Bitcoin’s recent surge has seen it diverge even more from the stock market. While global markets continued to fall on news that the US might impose a ban on Russian oil, the world’s largest cryptocurrency rose more than 6% to burst beyond $41,000.
Last month, Bitcoin outperformed stocks.
Despite falling in line with equities during the early phases of the Russia-Ukraine conflict, the token has rediscovered its footing in recent weeks. In the last 30 days, it has dropped around 6%, compared to a 9% decrease in the S&P 500 index.
According to data from crypto researcher Kaiko, Bitcoin’s connection with equities and traditional assets has dropped to a two-month low in the last 30 days.
#Bitcoin's correlation with equities has sunk to 2-month lows. pic.twitter.com/fS9GedN8jW
— Kaiko (@KaikoData) March 9, 2022
Increased regulatory attention following Russia’s invasion of Ukraine, which became the first country to formally seek crypto assistance, is a crucial driver in this potential decoupling. Fears that Russia could use cryptocurrency to evade US sanctions prompted some developed countries to establish comprehensive crypto legislation.
Later today, US President Joe Biden will sign an executive order that is intended to boost cryptocurrency adoption, while the European Union will vote on a key crypto law next week.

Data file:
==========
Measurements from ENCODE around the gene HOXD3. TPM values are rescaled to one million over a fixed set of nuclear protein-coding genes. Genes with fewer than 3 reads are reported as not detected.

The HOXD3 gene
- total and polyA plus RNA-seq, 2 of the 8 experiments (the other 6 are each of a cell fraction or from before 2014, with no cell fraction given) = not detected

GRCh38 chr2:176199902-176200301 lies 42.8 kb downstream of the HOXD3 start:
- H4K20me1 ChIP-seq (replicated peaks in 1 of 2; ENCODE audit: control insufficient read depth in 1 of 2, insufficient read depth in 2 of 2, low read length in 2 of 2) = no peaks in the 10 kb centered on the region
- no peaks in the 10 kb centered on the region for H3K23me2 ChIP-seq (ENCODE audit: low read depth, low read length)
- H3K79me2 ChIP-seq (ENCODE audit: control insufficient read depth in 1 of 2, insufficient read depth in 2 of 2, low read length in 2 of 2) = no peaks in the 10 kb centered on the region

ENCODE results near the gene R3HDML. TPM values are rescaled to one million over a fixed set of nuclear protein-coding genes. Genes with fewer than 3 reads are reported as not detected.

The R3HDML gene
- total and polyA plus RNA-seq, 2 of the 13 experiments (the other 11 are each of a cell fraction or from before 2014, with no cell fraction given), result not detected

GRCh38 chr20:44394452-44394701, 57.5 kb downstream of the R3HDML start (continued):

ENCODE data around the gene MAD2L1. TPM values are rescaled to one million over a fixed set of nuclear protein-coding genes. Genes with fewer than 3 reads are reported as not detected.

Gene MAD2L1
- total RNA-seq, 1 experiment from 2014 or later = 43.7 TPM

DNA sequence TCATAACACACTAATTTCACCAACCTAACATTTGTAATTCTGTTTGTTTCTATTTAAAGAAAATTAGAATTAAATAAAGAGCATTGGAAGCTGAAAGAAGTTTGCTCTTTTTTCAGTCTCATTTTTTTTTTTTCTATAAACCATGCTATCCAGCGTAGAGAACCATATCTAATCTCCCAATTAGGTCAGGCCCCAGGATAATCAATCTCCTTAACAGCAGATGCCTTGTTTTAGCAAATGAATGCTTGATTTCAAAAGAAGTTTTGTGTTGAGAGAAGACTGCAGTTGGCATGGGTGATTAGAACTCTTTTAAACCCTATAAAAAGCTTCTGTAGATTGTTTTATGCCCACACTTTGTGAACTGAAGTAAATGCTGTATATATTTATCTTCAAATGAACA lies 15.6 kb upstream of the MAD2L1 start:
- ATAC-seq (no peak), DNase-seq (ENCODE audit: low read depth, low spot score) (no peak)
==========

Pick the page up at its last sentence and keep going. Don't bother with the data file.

This might enable crypto markets pave their own route away from equities and other risky assets, boosting adoption.
Since 2021, when a considerable amount of institutional interest joined the market, Bitcoin’s correlation with equities has been on the rise. While the token’s popularity propelled it to new highs, it also caused it to trade more like traditional risk assets.
Specifically, traders are increasingly comparing Bitcoin to U.S. technology companies, which also benefit from greater market liquidity.
Buying bitcoin now is akin to buying tech stocks (as they move together) with a call option on decoupling – within 6-12 months sounds realistic to me given what's happening in the geopolitics & FX spaces.
— Alex Krüger (@krugermacro) March 8, 2022
Is there no digital gold yet?
In contrast to the unpredictable fluctuations observed in Bitcoin, gold prices have risen roughly 8% in the last 30 days. The token’s potential as a safe haven has been harmed as a result of this. The decoupling of the token from gold isn’t always a good thing.
Given that the price of the token has been unable to keep up with the steep spike in U.S. inflation this year, the divergence from gold has also called into doubt Bitcoin’s efficacy as an inflation hedge.
Disclaimer: These are the writer’s opinions and should not be considered investment advice. Readers should do their own research.